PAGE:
19 Jan 2011

Michael Gove’s Freudian slip?

Interesting slip by Michael Gove in the Commons on tactical voting. Interesting because it was a slip. Here’s what he said (the topic was statutory requirements to provide school transport).

“In Hull, Liberal Democrat-controlled Hull, any student in receipt of Education Maintenance Allowance also gets a travel grant to cope with the full cost. Well they won’t if a Labour council takes power, I suspect.

But if they’re wise enough to vote Liberal Democrat at the next local elections in Hull, or for the Conservatives in any seat where we are well-placed to defeat Labour, then they will have a council that is fulfilling its statutory duty. And it’s no surprise that there are Liberal Democrat and Conservative councils that are ensuring that all students receive the support that they deserve.”

He wasn’t announcing a major new political strategy, backing the Lib Dems where they are best placed to defeat Labour. But he was revealing the way thinking amongst senior figures close to the PM. David Cameron released thousands of his voters to support the Lib Dem in the Oldham East and Saddleworth by-election with a nod and a wink. This was more an accidental twitch. Both have in common that they show a frame of mind – the two parties locked together in coalition cannot ignore that in contests.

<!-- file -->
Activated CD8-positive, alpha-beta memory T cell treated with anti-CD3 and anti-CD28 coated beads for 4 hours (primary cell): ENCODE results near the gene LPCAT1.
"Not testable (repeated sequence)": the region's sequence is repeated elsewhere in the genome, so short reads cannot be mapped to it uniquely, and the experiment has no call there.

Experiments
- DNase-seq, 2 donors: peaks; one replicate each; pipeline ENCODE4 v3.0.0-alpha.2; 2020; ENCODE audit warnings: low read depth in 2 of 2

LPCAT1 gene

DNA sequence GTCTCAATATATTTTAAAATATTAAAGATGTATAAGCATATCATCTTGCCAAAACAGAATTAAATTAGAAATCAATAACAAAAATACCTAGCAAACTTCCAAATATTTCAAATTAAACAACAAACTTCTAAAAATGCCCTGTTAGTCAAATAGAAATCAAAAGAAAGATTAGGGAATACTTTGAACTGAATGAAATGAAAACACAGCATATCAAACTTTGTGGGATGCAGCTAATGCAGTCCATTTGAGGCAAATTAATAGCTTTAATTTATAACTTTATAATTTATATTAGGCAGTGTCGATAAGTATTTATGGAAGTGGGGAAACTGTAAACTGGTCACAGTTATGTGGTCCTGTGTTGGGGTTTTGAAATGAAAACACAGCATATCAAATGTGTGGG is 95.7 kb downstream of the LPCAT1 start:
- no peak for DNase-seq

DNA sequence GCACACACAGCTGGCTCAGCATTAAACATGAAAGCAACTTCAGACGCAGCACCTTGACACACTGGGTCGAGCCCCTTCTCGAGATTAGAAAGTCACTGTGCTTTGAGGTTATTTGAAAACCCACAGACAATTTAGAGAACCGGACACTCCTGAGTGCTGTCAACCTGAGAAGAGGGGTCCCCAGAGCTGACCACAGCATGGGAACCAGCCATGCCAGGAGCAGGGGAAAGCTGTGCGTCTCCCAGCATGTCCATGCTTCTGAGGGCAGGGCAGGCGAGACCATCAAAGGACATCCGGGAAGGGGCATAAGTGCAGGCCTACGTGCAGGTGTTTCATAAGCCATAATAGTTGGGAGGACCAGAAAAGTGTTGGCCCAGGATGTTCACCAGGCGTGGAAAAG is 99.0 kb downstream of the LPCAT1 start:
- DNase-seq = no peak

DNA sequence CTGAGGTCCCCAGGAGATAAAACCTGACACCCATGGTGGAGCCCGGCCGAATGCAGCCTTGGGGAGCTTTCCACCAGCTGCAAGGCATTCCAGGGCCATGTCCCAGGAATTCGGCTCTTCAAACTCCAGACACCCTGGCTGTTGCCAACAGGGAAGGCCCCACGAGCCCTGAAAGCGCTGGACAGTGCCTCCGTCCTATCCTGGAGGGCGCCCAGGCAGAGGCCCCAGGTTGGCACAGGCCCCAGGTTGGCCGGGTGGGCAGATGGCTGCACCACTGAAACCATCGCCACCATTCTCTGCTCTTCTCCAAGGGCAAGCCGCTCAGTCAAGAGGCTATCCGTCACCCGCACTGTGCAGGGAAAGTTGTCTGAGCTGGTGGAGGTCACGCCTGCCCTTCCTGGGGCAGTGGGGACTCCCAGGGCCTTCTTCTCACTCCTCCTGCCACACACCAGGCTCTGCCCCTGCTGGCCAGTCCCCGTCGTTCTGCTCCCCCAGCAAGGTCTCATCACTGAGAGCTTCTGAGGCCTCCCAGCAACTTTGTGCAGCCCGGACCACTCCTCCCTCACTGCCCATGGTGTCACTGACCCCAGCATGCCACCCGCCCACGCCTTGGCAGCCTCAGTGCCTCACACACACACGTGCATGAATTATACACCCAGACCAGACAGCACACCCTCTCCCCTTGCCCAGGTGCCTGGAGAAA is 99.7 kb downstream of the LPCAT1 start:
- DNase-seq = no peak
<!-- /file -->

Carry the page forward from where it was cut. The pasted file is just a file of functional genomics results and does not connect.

How far does it go? No-one knows. David Cameron didn’t feel confident enough to make an explicit call on Tory supporters to back the Lib Dems but he may be reflecting that he didn’t need to … by some estimates 3 to 4,000 Tories did it anyway.

Anyway, it might all mean that Michael Gove, already a pin-up for the Cleggite wing of the Lib Dems, will be guaranteed a warm welcome tonight when he attends the inaugural dinner of the group Coalition 2.0, which was set-up to think about where the Coalition goes in 2013-15, the second stage of the government, when the Coalition agreement might be in need of refreshment with some new policies to pursue (members of the group include Tory minister Greg Clarke, and Lib Dems David Laws and Chris Huhne).

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